Talk about glory after death. Confucian scholars did well for themselves.

Mmm… Ice cream.

So, on that sweltering day at Xindian where you could almost feel yourself melting with the heat and the amount of people along the waterfront, my friends and I walked along the promenade and looked at the wares the vendors offered. Although the ice cream looked really good, I went with the old standby: sausages. (We went for ice cream went we got back to Taipei.) And even though we weren’t supposed to stop and watch the races from the bridge, as it was uni-directional at different periods of time and you had to wait for your turn to cross to the other side, I managed to snap a shot of a race that was underway. As it was really much too hot to be outside for long, we didn’t stay long in Xindian. Thank goodness for the air conditioning in the MRT (捷運)!

For a more detailed version of the story (and to fill in the parts that I didn’t hear about):
Wikipedia: Folklore Underlying the Dragon Boat Festival

Discover Taiwan (發現台灣)

Pigs and Octopuses

Discover Taiwan (發現台灣) took place on: May 5, 2008

This art activity was part of a Discover Taiwan (發現台灣) event put on at NTU for the really big kids. These modelling clay figurines were a lot of fun to make because we had the chance to indulge our inner child. Granted though, my figurines look a lot better now than what I would’ve made when I was little. (Mine are the octopus and pig in the front row on the far right.)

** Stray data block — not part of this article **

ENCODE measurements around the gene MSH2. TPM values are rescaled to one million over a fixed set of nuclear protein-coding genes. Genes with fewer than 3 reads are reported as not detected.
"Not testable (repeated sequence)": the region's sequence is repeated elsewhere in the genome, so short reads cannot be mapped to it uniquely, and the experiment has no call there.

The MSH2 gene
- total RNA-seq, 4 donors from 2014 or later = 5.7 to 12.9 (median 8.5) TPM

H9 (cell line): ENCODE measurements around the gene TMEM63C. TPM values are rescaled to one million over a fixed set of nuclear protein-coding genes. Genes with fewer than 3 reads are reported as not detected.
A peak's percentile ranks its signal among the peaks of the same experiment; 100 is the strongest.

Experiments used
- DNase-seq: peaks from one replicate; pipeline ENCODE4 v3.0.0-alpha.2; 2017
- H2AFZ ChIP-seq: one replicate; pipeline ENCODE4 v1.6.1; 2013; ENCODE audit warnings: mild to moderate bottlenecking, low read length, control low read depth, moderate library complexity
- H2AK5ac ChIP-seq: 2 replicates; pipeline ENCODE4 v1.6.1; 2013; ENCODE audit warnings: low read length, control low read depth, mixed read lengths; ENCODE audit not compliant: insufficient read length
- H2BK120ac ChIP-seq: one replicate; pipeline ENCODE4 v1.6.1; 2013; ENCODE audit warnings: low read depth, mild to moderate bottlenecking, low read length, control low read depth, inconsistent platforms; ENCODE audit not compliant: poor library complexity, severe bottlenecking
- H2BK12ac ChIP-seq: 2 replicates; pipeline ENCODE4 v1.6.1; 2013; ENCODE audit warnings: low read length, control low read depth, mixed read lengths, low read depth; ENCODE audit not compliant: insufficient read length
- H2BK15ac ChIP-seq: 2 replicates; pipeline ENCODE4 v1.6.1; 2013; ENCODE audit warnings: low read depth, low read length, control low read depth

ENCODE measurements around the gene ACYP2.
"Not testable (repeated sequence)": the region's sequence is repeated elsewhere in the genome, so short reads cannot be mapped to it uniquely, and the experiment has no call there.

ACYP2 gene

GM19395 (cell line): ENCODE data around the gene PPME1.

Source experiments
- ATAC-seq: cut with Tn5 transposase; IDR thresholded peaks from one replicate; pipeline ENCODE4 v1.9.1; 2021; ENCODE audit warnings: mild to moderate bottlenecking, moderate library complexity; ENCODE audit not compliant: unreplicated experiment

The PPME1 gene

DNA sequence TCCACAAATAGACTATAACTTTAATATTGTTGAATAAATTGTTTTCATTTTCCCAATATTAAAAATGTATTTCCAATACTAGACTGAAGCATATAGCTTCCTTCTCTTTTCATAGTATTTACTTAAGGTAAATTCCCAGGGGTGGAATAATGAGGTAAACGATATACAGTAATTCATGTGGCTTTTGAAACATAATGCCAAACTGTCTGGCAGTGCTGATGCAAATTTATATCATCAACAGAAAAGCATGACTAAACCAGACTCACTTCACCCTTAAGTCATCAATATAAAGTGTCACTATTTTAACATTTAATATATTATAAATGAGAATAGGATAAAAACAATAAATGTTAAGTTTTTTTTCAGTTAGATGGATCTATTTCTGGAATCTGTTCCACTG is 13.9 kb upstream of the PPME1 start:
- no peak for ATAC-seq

I wanted to write this post because I noticed something about the link between education, creativity and art. A few months before this event, I remember looking at some cards some elementary school kids drew in thanks for something, probably a Christmas event (聖誕節), and what struck me was that while they all could draw very well, all their cards looked eerily similar. What was drawn on the card was similar, what was written on the card was similar and the style that it was drawn in was also similar.

Does this mean that the education system that Taiwanese children go through de-emphasizes creativity and individuality at the expense of what is deemed to be “right” type of art for the occasion? Or does it mean that the kids really had no idea what to draw and just followed an example card that the teacher created? What are the implications for the future of Taiwanese society?

Although this example seems to pander to the general Western stereotype that East Asian cultures are all about conformity, I think that those that are creative and keep their creativity from being squashed in the system are just as creative or even more creative than those children in a system that encourages them to be creative. It’s just another type of conformity if everyone is creative. Neither system is better than the other; they’re just different.